A good fit of the tenon to the mortise can be described as a comfortable swish fit. You should not need to pound the joint together, nor should the tenon simply drop into the mortise, nor should the tenon wobble in the mortise.
This matters because a mortise and tenon joint derives its strength from the restraining effect of the shoulders transferring stress to the bond between the tenon cheeks and the walls of the mortise. Against this shear stress, a well-made bond has great resistance, stronger than the wood itself.
To create a square assembly, M&T joints must also be true – the tenon cheeks should be in planes parallel to the reference face of the rail. Also, ideally, the tenon should have a good fit over the entire surface area of the cheeks, though perfection is not necessary because the glue does permit some leeway.
Whether the tenon is made by hand or machine, it is very helpful to have reliable ways to adjust the fit using hand tools. Test the corners of tenon into the mortise and feel for tight areas, then check the cheeks for burnishing. Look for bumps and steps from inaccurate sawing.
A rabbet block plane is one of my two favorite tools for trimming tenon cheeks. It starts easily, works right up to the shoulder, and automatically makes a flat surface. Pictured next to it is Lie-Nielsen’s big 1 1/4″ shoulder plane, which also can be used. Though it’s a great plane for other tasks, it and other shoulder planes are a bit tippy for this work.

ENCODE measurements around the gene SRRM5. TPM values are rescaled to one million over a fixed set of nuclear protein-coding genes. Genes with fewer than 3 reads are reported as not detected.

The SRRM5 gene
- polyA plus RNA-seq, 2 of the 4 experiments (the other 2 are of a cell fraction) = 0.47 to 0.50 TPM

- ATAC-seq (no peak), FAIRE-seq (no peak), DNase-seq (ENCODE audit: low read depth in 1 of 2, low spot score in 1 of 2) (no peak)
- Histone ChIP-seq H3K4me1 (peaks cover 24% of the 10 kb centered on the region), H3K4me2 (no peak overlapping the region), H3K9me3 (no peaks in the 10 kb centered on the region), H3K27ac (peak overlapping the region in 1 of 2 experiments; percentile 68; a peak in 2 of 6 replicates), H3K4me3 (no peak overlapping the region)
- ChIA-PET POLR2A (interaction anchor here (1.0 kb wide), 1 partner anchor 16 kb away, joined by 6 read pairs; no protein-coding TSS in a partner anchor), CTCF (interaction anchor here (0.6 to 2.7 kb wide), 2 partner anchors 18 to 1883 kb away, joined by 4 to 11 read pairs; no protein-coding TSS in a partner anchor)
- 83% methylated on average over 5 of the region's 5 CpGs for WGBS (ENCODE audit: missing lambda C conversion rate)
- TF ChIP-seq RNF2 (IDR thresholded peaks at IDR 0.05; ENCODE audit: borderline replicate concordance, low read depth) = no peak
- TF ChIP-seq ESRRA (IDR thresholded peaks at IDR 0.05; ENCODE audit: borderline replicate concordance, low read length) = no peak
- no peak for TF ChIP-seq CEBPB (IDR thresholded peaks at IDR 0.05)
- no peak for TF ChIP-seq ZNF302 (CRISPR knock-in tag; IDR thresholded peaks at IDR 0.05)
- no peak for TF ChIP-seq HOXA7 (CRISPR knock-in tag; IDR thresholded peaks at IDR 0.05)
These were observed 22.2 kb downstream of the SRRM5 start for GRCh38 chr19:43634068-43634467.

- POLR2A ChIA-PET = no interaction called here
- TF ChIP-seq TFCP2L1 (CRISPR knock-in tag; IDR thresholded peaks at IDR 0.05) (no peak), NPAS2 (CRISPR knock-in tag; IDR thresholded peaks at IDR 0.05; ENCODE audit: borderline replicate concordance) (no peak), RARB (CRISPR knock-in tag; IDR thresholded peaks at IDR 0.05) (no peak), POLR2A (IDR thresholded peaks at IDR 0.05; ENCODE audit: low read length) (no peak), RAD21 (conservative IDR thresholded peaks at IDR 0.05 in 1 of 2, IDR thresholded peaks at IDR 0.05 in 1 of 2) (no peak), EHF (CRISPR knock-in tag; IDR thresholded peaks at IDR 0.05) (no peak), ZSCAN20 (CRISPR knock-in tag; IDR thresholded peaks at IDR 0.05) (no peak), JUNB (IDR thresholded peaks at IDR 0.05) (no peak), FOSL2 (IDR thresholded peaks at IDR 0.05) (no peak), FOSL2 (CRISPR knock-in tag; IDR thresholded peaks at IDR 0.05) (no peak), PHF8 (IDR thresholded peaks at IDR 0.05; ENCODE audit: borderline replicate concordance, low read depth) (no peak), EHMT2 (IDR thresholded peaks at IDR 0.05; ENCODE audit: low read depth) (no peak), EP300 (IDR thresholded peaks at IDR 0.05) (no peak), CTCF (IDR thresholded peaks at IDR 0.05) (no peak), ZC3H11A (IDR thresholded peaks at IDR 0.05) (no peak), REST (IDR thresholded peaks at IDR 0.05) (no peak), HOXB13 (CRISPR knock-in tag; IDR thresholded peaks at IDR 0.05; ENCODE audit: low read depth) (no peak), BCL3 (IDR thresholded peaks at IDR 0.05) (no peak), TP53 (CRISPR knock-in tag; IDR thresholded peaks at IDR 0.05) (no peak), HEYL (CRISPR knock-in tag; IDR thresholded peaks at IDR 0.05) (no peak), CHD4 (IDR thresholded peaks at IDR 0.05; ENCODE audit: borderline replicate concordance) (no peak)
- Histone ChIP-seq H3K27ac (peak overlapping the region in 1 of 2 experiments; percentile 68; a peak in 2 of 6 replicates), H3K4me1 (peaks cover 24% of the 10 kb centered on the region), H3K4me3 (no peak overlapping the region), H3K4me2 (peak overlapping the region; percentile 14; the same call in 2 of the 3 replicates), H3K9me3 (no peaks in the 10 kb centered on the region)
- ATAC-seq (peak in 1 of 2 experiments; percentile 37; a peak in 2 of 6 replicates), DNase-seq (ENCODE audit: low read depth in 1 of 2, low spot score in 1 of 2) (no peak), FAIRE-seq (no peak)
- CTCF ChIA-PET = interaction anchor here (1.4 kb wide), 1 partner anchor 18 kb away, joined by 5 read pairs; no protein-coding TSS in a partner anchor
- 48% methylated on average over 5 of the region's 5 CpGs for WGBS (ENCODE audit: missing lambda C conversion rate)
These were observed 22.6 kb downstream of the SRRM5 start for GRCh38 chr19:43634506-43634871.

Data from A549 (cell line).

My other favorite is the Iwasaki 10″ coarse float. One might expect a file or rasp to round over the surface but this tool has such a decisive bite it can be controlled very well. What’s more, it leaves an incredibly clean surface, without tearing, for a tool with such big teeth. The safe edges prevent damage to the shoulder. I use three fingers on top of the tool for feel and control. I like this tool a lot.
A wide paring chisel is another good option, especially for localized clean up. The length of a paring chisel offers considerably more control than a bench chisel. Pressure with left hand fingers on top coordinates with the right hand, which transmits depth of cut via the handle. Still, for a thin shave down of the whole tenon, the rabbet plane works better.
Yet another option is the router plane. I only use this if I think I’ve messed up the trueness of the tenon and need to establish a cheek into a plane parallel with the face of the rail.
Press the sole of the plane onto the face of the rail and start by setting a light cut at the most prominent part of the cheek, then work down from there. Mostly swing the plane, pivoting on the rail face, more than push it, to maintain steady contact and thus depth control. The tool is acting as a gauge to make the cheek face parallel to the rail face.
I generally hand saw tenons because setting up machines is usually not worth it for me for one-of-a-kind pieces. Even with several good options for fine tuning the tenon cheeks, I strive for a good fit directly from the saw, maintaining a one-sided tolerance to avoid having to patch up a tenon.